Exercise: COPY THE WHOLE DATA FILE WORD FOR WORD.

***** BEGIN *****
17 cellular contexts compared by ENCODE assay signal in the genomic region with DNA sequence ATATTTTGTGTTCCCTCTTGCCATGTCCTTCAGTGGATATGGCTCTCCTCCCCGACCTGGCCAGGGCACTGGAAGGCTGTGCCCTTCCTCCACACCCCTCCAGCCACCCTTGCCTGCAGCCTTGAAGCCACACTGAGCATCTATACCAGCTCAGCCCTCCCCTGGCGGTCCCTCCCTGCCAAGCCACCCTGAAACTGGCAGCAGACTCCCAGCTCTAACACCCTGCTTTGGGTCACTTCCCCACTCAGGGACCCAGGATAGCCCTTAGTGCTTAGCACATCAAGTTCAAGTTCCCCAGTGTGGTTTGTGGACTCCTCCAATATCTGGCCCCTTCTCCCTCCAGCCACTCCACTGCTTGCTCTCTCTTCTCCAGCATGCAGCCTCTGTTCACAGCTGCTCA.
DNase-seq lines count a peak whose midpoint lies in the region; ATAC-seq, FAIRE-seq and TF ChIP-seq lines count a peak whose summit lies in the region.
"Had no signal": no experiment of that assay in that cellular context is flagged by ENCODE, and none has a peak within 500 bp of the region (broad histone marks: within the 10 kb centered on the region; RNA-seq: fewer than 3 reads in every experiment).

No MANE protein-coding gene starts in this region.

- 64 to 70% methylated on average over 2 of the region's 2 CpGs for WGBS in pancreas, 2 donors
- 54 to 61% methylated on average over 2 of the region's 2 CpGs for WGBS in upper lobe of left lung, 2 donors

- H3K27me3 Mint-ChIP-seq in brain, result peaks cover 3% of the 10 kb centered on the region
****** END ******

17 cellular contexts compared by ENCODE assay signal in the genomic region with DNA sequence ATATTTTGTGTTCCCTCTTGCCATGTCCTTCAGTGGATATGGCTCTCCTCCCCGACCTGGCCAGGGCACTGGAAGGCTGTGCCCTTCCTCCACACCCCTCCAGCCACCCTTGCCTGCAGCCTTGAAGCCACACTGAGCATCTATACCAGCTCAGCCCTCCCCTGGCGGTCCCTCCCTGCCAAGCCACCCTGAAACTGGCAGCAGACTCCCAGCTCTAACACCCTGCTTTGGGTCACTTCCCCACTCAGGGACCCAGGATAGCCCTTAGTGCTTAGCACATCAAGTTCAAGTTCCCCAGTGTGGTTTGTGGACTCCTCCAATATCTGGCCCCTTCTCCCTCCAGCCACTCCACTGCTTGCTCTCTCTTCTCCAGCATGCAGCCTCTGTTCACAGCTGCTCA.
DNase-seq lines count a peak whose midpoint lies in the region; ATAC-seq, FAIRE-seq and TF ChIP-seq lines count a peak whose summit lies in the region.
"Had no signal": no experiment of that assay in that cellular context is flagged by ENCODE, and none has a peak within 500 bp of the region (broad histone marks: within the 10 kb centered on the region; RNA-seq: fewer than 3 reads in every experiment).

No MANE protein-coding gene starts in this region.

- 64 to 70% methylated on average over 2 of the region's 2 CpGs for WGBS in pancreas, 2 donors
- 54 to 61% methylated on average over 2 of the region's 2 CpGs for WGBS in upper lobe of left lung, 2 donors

- H3K27me3 Mint-ChIP-seq in brain, result peaks cover 3% of the 10 kb centered on the region